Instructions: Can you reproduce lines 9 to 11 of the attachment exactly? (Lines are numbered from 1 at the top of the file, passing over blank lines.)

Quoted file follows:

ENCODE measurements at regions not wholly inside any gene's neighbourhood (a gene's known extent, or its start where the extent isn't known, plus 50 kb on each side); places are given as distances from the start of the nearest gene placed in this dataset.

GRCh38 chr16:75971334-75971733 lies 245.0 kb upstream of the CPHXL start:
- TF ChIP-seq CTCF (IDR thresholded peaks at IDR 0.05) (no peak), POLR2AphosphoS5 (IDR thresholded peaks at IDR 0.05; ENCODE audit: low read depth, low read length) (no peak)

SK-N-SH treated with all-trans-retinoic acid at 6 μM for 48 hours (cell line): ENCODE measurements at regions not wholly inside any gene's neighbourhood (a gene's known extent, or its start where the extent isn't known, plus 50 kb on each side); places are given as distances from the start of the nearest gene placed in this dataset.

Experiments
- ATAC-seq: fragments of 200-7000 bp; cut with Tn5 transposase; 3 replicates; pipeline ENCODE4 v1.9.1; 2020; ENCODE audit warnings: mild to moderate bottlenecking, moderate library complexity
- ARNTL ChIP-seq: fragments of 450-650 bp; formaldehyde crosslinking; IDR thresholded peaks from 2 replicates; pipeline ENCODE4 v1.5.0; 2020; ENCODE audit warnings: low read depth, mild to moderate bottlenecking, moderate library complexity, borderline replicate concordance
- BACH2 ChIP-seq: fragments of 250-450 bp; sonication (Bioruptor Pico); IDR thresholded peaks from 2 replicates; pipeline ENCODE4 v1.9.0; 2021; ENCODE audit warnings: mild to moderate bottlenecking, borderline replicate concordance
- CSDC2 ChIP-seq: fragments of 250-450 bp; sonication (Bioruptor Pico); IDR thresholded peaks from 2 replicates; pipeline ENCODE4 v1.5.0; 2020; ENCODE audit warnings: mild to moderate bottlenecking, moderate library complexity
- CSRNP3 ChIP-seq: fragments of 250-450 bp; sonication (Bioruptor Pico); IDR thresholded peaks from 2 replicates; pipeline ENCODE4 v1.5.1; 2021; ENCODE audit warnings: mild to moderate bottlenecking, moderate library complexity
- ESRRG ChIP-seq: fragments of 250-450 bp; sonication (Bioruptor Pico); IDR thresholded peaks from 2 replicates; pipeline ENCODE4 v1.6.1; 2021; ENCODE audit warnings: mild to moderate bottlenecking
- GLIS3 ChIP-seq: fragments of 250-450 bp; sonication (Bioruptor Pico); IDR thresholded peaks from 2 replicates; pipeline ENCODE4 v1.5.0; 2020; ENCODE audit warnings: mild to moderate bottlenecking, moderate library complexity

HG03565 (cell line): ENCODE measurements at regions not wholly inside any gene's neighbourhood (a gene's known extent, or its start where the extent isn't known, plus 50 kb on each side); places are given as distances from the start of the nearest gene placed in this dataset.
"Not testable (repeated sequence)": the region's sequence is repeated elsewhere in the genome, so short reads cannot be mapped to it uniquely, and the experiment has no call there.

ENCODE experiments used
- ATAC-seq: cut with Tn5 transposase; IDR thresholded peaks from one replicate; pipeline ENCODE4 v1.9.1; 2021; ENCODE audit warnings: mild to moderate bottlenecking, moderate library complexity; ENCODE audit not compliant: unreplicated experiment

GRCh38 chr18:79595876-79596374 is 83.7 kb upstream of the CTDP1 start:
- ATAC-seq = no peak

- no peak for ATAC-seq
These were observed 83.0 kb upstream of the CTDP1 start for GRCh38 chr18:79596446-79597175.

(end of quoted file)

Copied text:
- CSDC2 ChIP-seq: fragments of 250-450 bp; sonication (Bioruptor Pico); IDR thresholded peaks from 2 replicates; pipeline ENCODE4 v1.5.0; 2020; ENCODE audit warnings: mild to moderate bottlenecking, moderate library complexity
- CSRNP3 ChIP-seq: fragments of 250-450 bp; sonication (Bioruptor Pico); IDR thresholded peaks from 2 replicates; pipeline ENCODE4 v1.5.1; 2021; ENCODE audit warnings: mild to moderate bottlenecking, moderate library complexity
- ESRRG ChIP-seq: fragments of 250-450 bp; sonication (Bioruptor Pico); IDR thresholded peaks from 2 replicates; pipeline ENCODE4 v1.6.1; 2021; ENCODE audit warnings: mild to moderate bottlenecking